Federal Luddites still refusing to allow power tools in wilderness

Since last we visited the topic in March, not much as changed for the people of Tombstone, Ariz., except the temperature.

The townsfolk this past weekend had to trek into the natural springs that feed the wooden town’s drinking water and fire hydrants and work on fixing the springs, damaged in a fire, with hand tools. No power tools, not so much as a wheelbarrow, are allowed in the wilderness controlled by the Forest Service. It is a dogma defiant of common sense and common decency. But that’s what you get with bureaucrats.

Here is a news report on what they had to do:

To add insult to injury, someone spotted a rare spotted owl in the burned out trees, which might further delay repairs.

Newsmax reports:

“The 26-mile pipe was left vulnerable by wildfires last year that destroyed acres of vegetation and left hillsides denuded and susceptible to mudslides. But now the U.S. Forest Service says the owl, which was thought to have been driven out by the fire, must be protected.

“The feds banned heavy construction equipment, CNN said, but a group calling itself the Jarbridge Shovel Brigade (might sound familiar to Nevadans) was toiling on the pipeline by hand. All was going well until this week when a confirmed sighting of the owl put even that effort in doubt.

“The Forest Service had already made itself unpopular among townsfolk when supervisor James Upchurch was asked in court, ‘What is more important, owls or the people of Tombstone?’ and he responded that there was no easy answer.

“The town has already asked for an emergency injunction to allow the work to continue, which went all the way to the Supreme Court, where it was turned down.”

In order to avoid disturbing a predator bird’s nap, some are willing to let a whole town of people be destroyed. Priorities?

8 comments on “Federal Luddites still refusing to allow power tools in wilderness

  1. Bill says:

    With brainless bureaucrats such as these in charge how in the world can this great country long survive??

  2. Bruce Feher says:

    They need more illegals to move in. Then the government will take care of them.

  3. Vernon Clayson says:

    Where is Senator John McCain on this, he concerns himself with Libya’s internal affairs but misses the right of citizens, and likely some illegal immigrants, in his state to have water? He also misses the feds suing his state over immigration enforcement and misses Sheriff Arpaio questioning Obama’s credentials. John McCain gets a lot of mileage out of having been a POW, deservedly so, but the timid old man he has become laid down in his campaign against Obama in 2008 and obviously still has the erroneous notion that he deals with reasonable people in this administration and the other 99 Obama bag men/women in the Senate. If the freaking spotted owls can come back from having been burned out they can come back from a few weeks of displacement from people working on supplying the most necessary element to sustaining human life.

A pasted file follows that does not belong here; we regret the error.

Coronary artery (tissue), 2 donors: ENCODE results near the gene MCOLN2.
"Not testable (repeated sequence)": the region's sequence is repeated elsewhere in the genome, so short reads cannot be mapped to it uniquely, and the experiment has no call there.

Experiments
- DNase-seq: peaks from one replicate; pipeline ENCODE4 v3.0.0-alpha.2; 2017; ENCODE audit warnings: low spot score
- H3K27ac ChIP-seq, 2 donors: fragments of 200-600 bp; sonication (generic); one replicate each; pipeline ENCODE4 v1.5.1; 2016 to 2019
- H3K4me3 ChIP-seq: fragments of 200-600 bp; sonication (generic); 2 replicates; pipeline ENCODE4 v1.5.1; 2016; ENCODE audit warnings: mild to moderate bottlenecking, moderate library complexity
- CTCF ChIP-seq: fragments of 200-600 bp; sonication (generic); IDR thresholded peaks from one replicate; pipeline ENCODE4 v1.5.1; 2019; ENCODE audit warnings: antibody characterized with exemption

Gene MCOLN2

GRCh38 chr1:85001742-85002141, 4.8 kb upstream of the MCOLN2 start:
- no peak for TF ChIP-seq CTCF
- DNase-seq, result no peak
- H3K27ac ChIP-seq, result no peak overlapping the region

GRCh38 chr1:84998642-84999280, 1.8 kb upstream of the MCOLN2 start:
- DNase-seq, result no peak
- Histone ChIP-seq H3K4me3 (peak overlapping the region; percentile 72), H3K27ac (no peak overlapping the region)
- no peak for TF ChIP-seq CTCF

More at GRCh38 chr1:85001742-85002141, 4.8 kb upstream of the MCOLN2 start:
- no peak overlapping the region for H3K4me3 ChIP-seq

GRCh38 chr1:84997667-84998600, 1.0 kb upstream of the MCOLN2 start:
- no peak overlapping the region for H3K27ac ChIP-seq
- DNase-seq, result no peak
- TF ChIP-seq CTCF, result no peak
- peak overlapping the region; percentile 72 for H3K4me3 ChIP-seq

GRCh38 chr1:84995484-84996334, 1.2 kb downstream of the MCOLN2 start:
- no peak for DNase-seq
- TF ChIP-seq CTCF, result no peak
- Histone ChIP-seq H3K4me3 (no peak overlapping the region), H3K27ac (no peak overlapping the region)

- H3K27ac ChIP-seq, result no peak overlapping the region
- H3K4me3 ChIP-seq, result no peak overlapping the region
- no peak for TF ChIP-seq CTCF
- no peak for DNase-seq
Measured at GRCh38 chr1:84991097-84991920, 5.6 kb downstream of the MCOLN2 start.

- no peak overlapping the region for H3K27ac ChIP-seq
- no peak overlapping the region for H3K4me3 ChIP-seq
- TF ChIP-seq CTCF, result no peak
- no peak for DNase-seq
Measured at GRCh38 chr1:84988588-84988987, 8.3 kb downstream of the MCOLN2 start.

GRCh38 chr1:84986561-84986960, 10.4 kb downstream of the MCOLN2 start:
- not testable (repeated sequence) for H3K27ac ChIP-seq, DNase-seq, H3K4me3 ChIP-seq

4. Which disturbs more — months of digging by hand or a week of heavy equipment?


  5. Steve says:

    Forest service won’t let heavy equipment in Huachucas mountains but as I was leaving the Dixie Forest (Utah) today I was behind a blader smoothing forest service road. Maybe we should call it the sective forest service.

    One really good thing in the Dixie Forest is the logging and controlled burns of the pine trees killed by the bark beetles a few years back.

    So why can Dixie in Utah get it right but Huachacas in AZ cannot?

    Maybe that really is what you get with bureaucrats. Some that can and others that should just teach.

  6. Steve says:

    sective??? What is that? I meant selective…

  7. […] According to court records, in 1983 Hage received 40 letters from the Forest Service charging various violations and agents of the Forest Service visited the ranch 70 times. The Forest Service then filed 22 charges against Hage, many for extremely minor infractions. “In addition, the Forest Service insisted that Plaintiffs maintain their 1866 Act ditches with nothing other than hand tools.” (Welcome to Tombstone.) […]

  8. […] couple of years ago the Forest Service demanded that the residents of Tombstone, Ariz. — who get their drinking water and fire protection water […]

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